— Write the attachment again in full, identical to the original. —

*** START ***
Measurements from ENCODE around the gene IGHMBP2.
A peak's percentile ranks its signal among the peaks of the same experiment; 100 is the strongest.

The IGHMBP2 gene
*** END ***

Measurements from ENCODE around the gene IGHMBP2.
A peak's percentile ranks its signal among the peaks of the same experiment; 100 is the strongest.

The IGHMBP2 gene